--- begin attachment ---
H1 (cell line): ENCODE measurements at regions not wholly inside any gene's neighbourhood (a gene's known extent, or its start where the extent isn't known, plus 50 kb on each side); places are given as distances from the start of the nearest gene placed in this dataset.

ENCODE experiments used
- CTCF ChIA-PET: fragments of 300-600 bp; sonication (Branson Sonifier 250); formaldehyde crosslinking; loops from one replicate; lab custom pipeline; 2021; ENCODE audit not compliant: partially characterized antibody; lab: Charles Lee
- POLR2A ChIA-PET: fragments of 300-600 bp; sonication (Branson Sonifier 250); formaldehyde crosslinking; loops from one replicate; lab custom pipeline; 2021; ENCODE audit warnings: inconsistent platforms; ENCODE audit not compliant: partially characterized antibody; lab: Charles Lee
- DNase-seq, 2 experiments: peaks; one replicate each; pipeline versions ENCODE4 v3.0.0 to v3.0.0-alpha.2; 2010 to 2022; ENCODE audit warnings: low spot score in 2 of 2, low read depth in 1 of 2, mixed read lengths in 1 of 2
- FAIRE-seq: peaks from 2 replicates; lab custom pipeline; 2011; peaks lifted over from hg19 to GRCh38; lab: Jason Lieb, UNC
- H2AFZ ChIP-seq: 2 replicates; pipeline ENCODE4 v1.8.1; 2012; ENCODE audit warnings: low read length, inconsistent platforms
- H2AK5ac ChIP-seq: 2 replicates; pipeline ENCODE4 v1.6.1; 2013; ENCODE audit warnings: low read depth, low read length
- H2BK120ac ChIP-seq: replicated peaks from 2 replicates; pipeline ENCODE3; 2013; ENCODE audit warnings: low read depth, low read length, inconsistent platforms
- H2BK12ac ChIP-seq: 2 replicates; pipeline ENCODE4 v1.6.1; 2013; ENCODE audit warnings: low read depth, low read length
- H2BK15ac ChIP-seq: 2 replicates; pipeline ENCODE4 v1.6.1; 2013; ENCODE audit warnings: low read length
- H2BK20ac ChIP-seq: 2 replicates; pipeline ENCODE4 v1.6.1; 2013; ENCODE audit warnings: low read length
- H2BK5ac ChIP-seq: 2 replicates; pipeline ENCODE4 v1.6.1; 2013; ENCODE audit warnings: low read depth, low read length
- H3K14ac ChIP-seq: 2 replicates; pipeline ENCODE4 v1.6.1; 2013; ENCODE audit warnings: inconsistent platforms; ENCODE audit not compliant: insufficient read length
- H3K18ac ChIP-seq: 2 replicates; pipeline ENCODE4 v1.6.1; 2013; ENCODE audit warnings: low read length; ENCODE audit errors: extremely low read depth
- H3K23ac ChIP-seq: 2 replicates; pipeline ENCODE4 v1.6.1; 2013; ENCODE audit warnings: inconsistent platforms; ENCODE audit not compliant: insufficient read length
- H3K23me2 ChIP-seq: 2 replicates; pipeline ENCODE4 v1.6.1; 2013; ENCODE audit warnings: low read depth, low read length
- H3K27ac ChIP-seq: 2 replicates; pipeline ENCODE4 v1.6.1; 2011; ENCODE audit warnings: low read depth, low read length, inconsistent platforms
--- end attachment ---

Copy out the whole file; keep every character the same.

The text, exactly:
H1 (cell line): ENCODE measurements at regions not wholly inside any gene's neighbourhood (a gene's known extent, or its start where the extent isn't known, plus 50 kb on each side); places are given as distances from the start of the nearest gene placed in this dataset.

ENCODE experiments used
- CTCF ChIA-PET: fragments of 300-600 bp; sonication (Branson Sonifier 250); formaldehyde crosslinking; loops from one replicate; lab custom pipeline; 2021; ENCODE audit not compliant: partially characterized antibody; lab: Charles Lee
- POLR2A ChIA-PET: fragments of 300-600 bp; sonication (Branson Sonifier 250); formaldehyde crosslinking; loops from one replicate; lab custom pipeline; 2021; ENCODE audit warnings: inconsistent platforms; ENCODE audit not compliant: partially characterized antibody; lab: Charles Lee
- DNase-seq, 2 experiments: peaks; one replicate each; pipeline versions ENCODE4 v3.0.0 to v3.0.0-alpha.2; 2010 to 2022; ENCODE audit warnings: low spot score in 2 of 2, low read depth in 1 of 2, mixed read lengths in 1 of 2
- FAIRE-seq: peaks from 2 replicates; lab custom pipeline; 2011; peaks lifted over from hg19 to GRCh38; lab: Jason Lieb, UNC
- H2AFZ ChIP-seq: 2 replicates; pipeline ENCODE4 v1.8.1; 2012; ENCODE audit warnings: low read length, inconsistent platforms
- H2AK5ac ChIP-seq: 2 replicates; pipeline ENCODE4 v1.6.1; 2013; ENCODE audit warnings: low read depth, low read length
- H2BK120ac ChIP-seq: replicated peaks from 2 replicates; pipeline ENCODE3; 2013; ENCODE audit warnings: low read depth, low read length, inconsistent platforms
- H2BK12ac ChIP-seq: 2 replicates; pipeline ENCODE4 v1.6.1; 2013; ENCODE audit warnings: low read depth, low read length
- H2BK15ac ChIP-seq: 2 replicates; pipeline ENCODE4 v1.6.1; 2013; ENCODE audit warnings: low read length
- H2BK20ac ChIP-seq: 2 replicates; pipeline ENCODE4 v1.6.1; 2013; ENCODE audit warnings: low read length
- H2BK5ac ChIP-seq: 2 replicates; pipeline ENCODE4 v1.6.1; 2013; ENCODE audit warnings: low read depth, low read length
- H3K14ac ChIP-seq: 2 replicates; pipeline ENCODE4 v1.6.1; 2013; ENCODE audit warnings: inconsistent platforms; ENCODE audit not compliant: insufficient read length
- H3K18ac ChIP-seq: 2 replicates; pipeline ENCODE4 v1.6.1; 2013; ENCODE audit warnings: low read length; ENCODE audit errors: extremely low read depth
- H3K23ac ChIP-seq: 2 replicates; pipeline ENCODE4 v1.6.1; 2013; ENCODE audit warnings: inconsistent platforms; ENCODE audit not compliant: insufficient read length
- H3K23me2 ChIP-seq: 2 replicates; pipeline ENCODE4 v1.6.1; 2013; ENCODE audit warnings: low read depth, low read length
- H3K27ac ChIP-seq: 2 replicates; pipeline ENCODE4 v1.6.1; 2011; ENCODE audit warnings: low read depth, low read length, inconsistent platforms